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German Weapons

History of the Sturmgewehr 


This small article will contain some info on the history of the Sturmgewehr 44.

There are many books written about the Sturmgewehr (see the literature section), so here the history in a nutshell. 



To understand the history, we must first take a look at the ammo, and not the rifle itself.

After experiences in World War I, the German Army believed that the standard rifle ammunition (7,92 x 57 IS) was overpowered, 
so the weapon and ammunition designers started working on a new rifle cartridge.

After some experiments, this finally lead in 1941 to the approval of the so called "7,92 Infanterie Kurz Patrone" (infantry short cardridge).

on top: the 7,92 x 57 cartridge
below: the 7,92 x 33 cartridge



In the mean time two major weapon manufacturers (Haenel and Walther) were developing a weapon
that had to meet the following demands:

  • weight similar or less than the standard K98k rifle

  • length shorter than the standard K98k rifle

  • precision similar to K98k rifle up to 600 meters

  • single-shot precision up to 400 meters

  • possibility for automatic fire

  • firing rate between 360 and 450 rounds p. min.

  • possibility to use existing rifle grenade launcher

  • reliability under extreme cold and dust

  • simple construction

  • protection against dust and dirt

The Haenel modell, the MKb. 42 (H) was ready in Januay 1942, 
and the Walther modell, the MKb. 42 (W) was ready a month later.

Below some pictures are shown.

Note: these are 1/6 scale models. 



Below:  The MKb. 42 (H) -  Maschinen Karabiner 42 (Haenel)







The MKb. 42 (W) -  Maschinen Karabiner 42 (Walther)







The Haenel model fired from an open bolt, which had disadvantages, while the Walther model
fired from a closed bolt.

As can be seen, both models also had the bayonet lug. This was dropped in later models.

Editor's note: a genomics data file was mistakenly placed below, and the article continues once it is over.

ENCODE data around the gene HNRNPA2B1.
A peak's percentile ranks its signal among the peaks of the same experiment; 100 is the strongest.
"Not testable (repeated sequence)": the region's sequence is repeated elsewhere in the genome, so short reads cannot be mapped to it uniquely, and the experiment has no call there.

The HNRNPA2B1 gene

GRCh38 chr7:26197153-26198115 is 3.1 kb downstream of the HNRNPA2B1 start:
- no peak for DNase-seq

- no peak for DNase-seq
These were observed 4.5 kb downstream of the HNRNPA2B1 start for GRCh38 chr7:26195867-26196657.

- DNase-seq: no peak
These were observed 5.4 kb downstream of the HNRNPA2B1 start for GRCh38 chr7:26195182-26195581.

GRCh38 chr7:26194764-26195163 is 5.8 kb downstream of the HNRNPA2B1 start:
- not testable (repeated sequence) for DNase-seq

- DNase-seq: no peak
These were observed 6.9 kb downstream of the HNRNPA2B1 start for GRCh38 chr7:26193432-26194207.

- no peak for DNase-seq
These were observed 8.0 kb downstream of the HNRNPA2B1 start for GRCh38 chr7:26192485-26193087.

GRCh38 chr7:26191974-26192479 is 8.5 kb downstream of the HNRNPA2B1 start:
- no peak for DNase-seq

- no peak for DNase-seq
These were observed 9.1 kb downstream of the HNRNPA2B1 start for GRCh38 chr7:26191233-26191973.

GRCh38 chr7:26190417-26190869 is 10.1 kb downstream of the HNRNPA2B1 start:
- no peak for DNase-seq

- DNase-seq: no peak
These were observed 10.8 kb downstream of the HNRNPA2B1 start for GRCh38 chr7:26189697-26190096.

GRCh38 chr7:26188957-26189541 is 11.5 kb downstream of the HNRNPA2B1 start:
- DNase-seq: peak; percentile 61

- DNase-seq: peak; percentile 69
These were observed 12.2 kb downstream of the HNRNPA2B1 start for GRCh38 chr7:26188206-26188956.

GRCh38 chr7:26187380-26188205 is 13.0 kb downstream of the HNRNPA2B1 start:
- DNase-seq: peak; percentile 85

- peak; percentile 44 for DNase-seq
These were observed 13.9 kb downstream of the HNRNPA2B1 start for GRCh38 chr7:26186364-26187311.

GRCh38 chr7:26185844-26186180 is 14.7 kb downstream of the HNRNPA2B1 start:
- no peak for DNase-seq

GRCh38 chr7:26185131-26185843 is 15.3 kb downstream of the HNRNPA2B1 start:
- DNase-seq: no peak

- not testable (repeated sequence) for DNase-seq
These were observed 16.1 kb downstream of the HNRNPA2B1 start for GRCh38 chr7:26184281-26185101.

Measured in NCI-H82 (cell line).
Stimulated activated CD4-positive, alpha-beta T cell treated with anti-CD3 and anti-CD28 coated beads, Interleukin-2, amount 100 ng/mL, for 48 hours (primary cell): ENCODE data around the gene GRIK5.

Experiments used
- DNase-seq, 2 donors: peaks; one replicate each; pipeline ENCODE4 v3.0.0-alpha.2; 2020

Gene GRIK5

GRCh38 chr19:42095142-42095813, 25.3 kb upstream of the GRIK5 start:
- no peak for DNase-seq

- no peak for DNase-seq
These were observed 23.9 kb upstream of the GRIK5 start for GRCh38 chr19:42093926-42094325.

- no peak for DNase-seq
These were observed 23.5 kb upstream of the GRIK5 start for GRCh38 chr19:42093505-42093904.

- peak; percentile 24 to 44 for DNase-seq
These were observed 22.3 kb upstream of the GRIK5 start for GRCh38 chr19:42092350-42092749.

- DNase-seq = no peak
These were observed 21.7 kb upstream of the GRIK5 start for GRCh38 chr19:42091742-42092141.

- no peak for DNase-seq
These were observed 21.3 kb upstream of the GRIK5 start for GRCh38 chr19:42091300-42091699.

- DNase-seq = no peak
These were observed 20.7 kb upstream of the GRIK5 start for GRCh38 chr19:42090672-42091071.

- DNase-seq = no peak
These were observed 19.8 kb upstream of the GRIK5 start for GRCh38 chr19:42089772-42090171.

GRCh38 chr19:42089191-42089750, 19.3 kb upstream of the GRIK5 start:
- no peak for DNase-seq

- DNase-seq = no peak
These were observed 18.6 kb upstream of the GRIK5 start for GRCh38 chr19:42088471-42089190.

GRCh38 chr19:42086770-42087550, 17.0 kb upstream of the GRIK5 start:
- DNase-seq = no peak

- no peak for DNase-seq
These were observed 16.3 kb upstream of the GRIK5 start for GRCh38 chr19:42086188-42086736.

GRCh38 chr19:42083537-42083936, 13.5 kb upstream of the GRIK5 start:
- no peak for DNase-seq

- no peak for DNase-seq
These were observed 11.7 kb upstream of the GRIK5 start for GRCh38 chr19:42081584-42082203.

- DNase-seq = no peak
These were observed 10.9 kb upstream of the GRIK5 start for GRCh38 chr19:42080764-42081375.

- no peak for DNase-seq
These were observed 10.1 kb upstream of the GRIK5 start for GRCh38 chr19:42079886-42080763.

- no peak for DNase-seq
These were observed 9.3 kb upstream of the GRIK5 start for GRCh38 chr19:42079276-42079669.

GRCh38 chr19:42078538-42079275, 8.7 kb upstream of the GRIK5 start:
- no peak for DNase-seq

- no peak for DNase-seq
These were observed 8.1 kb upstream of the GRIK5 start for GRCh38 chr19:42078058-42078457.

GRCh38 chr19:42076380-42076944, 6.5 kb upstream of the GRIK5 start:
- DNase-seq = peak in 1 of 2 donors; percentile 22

Both the Maschinen Karabiner were shown to Hitler on April 14, 1942, but he was not
impressed, and disapproved the further development of the weapons.

Despite the disapproval of Hitler, weapons were send to the Infantry School in Döberitz for evaluation.

The Infantry School favoured the Haenel design, and was very enthousiastic, but had some improvement suggestions.
This also meant the end of the Walther design.

Hitler however, continually refused to see the advantages of the Maschinen Karabiner .
His idea was that the infantry needed self-loading rifles which fired the standard 8 x 57 ammo and more submachine guns.

Nevertheless, the development of the new weapon continued  and now fired from a closed bolt.
On February 6, 1943 the improved MKb. 42 (H) was demonstrated to Hitler again. 
The weapon was now called MP 43 (Maschinen Pistole 43) for unknown reasons
To notice the difference, the open-bolt MKb. 42 was now called "MP 43 A" while the
closed-bolt version was called "MP 43 B" and later MP 43/1

Again Hitler declined the weapon in favour of the adaptation of the Gewehr 43.
He ordered that the MKb should not be produced and all work on the project had to be halted.

Once again, this had little effect, and 1500 MKb's (or MP 43 A) were to be sent to the front to Heeresgruppe Nord for trial purposes.
Why the open-bolt MKb. 42 (MP 43 A) was ordered instead of the closed-bolt MP 43 B is unkown.

On April 10, 1943 the Army High Command informed Heeresgruppe Nord that 2000 MKb's had been send.

The front reports were very positive, and based on this, the head of the ministery for weapons and ammunition
tried to persuade the Führer once more on September 30, and October 1st, 1943.

Finaly he was succesfull, and Hitler changed his mind and ordered production of 30,000 MP 43's per month.



Modifications and name changes.

Since the open-bolt version was rejected, the closed-bolt version got the name MP 43/1.

The MP 43/1 had a straight, unstepped barrel, but then it was ordered that it could adapt the standard G. Gr. Ger.
Rifle Grenade Launcher (Gewehr Granat Gerät), so the barrel was stepped down and the front sight was redesigned.

This re-designed weapon got the name MP 43







In April 1944, the MP 43 was renamed to MP 44, but there were no significant changes to the weapon.

Appareantly, for propaganda reasons, the final name change came in December 1944, and the MP 44 was
renamed in Sturmgewehr 44 (StG 44), as one of the secret weapons that should bring Victory to 
the already collapsing German Third Reich.


Created, maintained and Copyright © 2004 / 2005, Tom

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